Each grade or band has a pay range or scale with a minimum and a maximum. It also has a reference point. The reference point is the market rate i.e. the going rate for the job in the market and is equivalent to the mid-point or the maximum of the range depending on the pay progression method used.

4. Job family structures

Job families consist of jobs in a function or occupation such as marketing, operations, finance, IT, HR, administration or support services, which are related through the activities carried out and the basic knowledge and skills required, but in which the levels of responsibility, knowledge, skill or competence levels required differ.

In a job family structure, different job families are identified and the successive levels in each family are defined by reference to the key activities carried out and the knowledge and skills or competences required to perform them effectively.

They therefore define career paths i.e. what people have to know and be able to do to advance their career within a family and to develop career opportunities in other families. Typically, job families have between six and eight levels as in broad-graded structures.

5. Career family structures

Career family structures resemble job family structures in that there are a number of different ‘families’. The difference is that in career family, jobs in the corresponding levels across each of the career families are within the same size range and, if an analytical job evaluation scheme is used, this is defined by the same range of scores.

Similarly, the pay ranges in corresponding levels across the career families are the same.

In effect, a career structure is a single graded structure in which each grade has been divided into families. Career family structures focus on career mapping and career development as part of an integrated approach to human resource management. This is as important a feature of career families as the pay structure element, possibly even more so.

6. Pay spines

Pay spines consist of a series of incremental ‘pay points’ extending from the lowest to the highest paid jobs covered by the structure. They may be standardized from the top to the bottom of the spine, or the increments may vary at different levels, sometimes widening towards the top.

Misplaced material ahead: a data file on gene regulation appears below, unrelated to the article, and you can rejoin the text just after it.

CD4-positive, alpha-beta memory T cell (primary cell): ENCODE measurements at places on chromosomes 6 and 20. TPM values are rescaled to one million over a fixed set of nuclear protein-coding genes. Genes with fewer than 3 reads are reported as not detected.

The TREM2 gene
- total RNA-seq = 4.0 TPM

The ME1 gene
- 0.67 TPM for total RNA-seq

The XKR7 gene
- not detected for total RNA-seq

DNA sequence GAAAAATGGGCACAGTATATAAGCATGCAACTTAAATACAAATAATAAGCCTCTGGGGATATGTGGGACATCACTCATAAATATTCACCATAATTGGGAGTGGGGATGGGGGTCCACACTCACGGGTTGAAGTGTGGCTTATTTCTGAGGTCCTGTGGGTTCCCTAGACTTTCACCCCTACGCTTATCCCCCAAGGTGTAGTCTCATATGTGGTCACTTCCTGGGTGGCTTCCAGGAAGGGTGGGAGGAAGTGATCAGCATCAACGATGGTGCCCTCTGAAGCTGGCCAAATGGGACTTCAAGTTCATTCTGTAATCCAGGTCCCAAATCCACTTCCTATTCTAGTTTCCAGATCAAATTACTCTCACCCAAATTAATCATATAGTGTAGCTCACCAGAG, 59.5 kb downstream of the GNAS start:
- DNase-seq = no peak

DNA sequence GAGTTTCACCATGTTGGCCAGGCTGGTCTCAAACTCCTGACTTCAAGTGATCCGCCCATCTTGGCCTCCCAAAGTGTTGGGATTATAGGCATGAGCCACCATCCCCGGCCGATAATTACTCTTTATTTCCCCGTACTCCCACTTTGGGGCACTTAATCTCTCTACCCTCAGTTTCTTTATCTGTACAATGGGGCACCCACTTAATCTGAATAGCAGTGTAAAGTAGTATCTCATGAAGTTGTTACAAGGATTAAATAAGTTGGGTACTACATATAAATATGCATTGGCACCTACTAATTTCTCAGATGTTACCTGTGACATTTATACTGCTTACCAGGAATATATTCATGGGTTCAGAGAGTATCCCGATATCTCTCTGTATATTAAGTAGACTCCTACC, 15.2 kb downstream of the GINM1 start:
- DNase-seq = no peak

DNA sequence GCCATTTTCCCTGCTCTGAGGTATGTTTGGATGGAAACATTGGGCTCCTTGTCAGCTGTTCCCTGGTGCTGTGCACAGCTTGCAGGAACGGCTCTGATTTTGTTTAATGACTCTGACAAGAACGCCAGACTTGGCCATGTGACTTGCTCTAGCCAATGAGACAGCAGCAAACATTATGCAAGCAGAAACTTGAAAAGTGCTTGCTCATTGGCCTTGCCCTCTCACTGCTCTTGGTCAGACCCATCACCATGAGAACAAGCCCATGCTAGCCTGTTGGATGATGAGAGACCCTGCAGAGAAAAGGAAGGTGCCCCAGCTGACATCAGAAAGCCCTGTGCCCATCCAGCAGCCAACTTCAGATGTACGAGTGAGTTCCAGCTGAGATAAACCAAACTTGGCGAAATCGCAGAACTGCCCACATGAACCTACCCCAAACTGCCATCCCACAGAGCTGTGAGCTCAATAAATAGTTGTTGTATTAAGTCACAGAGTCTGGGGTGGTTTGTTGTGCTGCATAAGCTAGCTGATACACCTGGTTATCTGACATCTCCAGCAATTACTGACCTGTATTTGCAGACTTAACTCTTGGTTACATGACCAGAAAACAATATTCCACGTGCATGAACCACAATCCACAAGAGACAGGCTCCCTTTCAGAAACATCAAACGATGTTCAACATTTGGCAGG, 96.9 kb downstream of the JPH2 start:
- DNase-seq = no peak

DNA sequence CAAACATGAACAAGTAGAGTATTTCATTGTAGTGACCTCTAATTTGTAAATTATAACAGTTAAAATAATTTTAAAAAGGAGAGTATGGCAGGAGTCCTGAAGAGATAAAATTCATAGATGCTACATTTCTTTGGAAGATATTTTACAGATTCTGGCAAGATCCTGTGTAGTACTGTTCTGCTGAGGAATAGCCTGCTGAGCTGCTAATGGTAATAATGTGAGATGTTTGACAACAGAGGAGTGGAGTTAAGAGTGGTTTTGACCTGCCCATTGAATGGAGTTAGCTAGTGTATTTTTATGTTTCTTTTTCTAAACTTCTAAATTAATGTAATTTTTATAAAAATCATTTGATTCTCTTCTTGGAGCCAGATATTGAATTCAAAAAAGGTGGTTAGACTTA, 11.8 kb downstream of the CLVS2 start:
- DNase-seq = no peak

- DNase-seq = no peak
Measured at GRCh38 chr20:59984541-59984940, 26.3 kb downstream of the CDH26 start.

Job grades are aligned to the pay spine and the pay ranges for the grades are defined by the relevant scale of pay points.

The width of grades can vary and job families may have different pay spines.

Progression through a grade is based on service, although an increasing number of organizations provide scope for accelerating increments or providing additional increments above the top of the scale for the grade to reward merit.

7. Spot rates

Some organizations do not have a graded structure at all for any jobs or for certain jobs such as directors. Instead they use ‘spot rates’. They may also be called the ‘rate for the job’, more typically for manual jobs where there is a defined skilled or semiskilled market rate that may be negotiated with a trade union. Spot rates are quite often used in retail firms for customer service staff.

Spot rates are sometimes attached to a person rather than a job. Unless they are negotiated, rates of pay and therefore relativities are governed by market rates and managerial judgement. Spot rates are not located within grades and there is no defined scope for progression while on the spot rate.

There may, however, be scope for moving on to higher spot rates as skill, competence or contribution increases. Job holders may be eligible for incentive bonuses on top of the spot rate.